Newsletter 983


Hic sunt camelopardus: this historical edition of The Browser is presented for archaeological purposes; links and formatting may be broken.

The Tragedies Of Other Places

Rafia Zakaria | Guernica | 17th April 2013

Why do three deaths in Boston move us more than hundreds of civilian deaths in Pakistan or Iraq? "It is this greater poignancy of attacks in America that begs the question of whether the world’s allocations of sympathy are determined not by the magnitude of a tragedy — the numbers dead and injured — but by the contrast between a society’s normal and the cruel aftermath of a terrorist event"

Why Boston’s Hospitals Were Ready

Atul Gawande | New Yorker | 17th April 2013

Every casualty of the Boston bombings who was found alive, survived. A remarkable feat. A legacy of 9/11. "Talking to people about that day, I was struck by how ready and almost rehearsed they were for this event. A decade earlier, nothing approaching their level of collaboration and efficiency would have occurred. Where before we’d have been struck dumb with shock about such events, now we are almost calculating about them"

A Little Feu De Joie

Adam Shatz | London Review Of Books | 17th April 2013

Book review, of James Buchan's Days of God, on the causes and contradictions of Iran's 1979 Islamic revolution. "The Iranian Revolution was a revolt against Western-imposed modernisation in favour of an enchanted path to modernity. It had a spiritual aim, but the attempt to infuse governance with divine authority ended up expanding – and ultimately sanctifying – the authoritarian state the clerics inherited from the shah"

A Cure For Bedbugs

Rachel Nuwer | Smithsonian | 9th April 2013

New York's long nightmare is over. "For years, people in Eastern Europe’s Balkan region have known that kidney bean leaves trap bedbugs, like a natural fly paper ... In 1943, a group of researchers studied this phenomenon and attributed it to microscopic plant hairs that grow on the leaves’ surface, entangling bed bug legs." Knowledge lost in World War II. The method works. Now scientists are developing synthetics with the same properties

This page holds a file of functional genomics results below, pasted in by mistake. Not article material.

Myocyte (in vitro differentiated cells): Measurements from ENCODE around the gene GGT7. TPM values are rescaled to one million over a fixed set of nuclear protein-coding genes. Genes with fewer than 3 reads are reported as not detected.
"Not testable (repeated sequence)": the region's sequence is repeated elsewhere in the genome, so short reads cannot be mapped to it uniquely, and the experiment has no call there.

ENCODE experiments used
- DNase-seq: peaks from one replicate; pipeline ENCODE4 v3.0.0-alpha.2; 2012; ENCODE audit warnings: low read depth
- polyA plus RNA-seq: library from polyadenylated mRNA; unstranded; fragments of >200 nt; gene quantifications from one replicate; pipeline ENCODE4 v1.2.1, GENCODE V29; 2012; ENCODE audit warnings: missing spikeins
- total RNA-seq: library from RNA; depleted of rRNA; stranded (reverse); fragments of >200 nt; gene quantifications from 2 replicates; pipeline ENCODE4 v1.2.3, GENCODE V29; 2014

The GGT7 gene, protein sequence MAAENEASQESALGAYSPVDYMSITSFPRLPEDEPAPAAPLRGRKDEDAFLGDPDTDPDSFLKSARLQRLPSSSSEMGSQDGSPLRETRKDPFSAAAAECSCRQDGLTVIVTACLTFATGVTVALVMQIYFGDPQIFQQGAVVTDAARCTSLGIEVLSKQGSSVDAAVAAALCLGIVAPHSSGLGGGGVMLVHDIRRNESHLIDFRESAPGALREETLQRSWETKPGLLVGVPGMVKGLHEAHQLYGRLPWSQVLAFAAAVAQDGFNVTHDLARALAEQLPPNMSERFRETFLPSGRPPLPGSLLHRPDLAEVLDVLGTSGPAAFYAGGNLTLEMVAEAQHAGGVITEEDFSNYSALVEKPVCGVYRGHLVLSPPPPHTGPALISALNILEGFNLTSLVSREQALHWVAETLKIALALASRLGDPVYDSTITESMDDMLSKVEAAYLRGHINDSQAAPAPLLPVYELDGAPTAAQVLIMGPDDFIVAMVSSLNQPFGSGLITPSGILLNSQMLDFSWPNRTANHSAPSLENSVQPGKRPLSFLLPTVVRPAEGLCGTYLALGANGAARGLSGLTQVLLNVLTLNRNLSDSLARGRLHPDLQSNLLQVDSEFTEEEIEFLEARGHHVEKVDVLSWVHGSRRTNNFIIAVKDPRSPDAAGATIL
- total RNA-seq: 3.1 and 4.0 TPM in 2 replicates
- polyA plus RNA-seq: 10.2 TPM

How Disney Creates Magic Moments

Katie Manderfield | The Credits | 16th April 2013

It's all about attention to detail, and to customers. “We over-manage guest experiences so that there are no apologies”. Park staff are trained never to say No outright. "The quality of your response is what matters. You need to think: what are they really asking?" The parks pump out a vanilla scent on Main Street, because the smell triggers fond memories. Disney invented its own confetti for optimal flutter. “Our guestology is performance theming”

Reinhart, Rogoff, And How The Macroeconomic Sausage Is Made

Justin Fox | Harvard Business Review | 17th April 2013

If you follow economics closely, you will know this story already. If you don't follow it at all, you may not even be interested. But if you fall between the two, here is a short, accessible presentation of the current cause celebre: a research paper which has encouraged policies of austerity, particularly in Europe, was based on a very limited range of countries, questionable weighting, and a spreadsheet error

Video of the day: Guns Have Changed

Thought for the day:

"There are two commodities, paper money and gold, whose price permanently exceeds fundamental value. But only two" — John Kay

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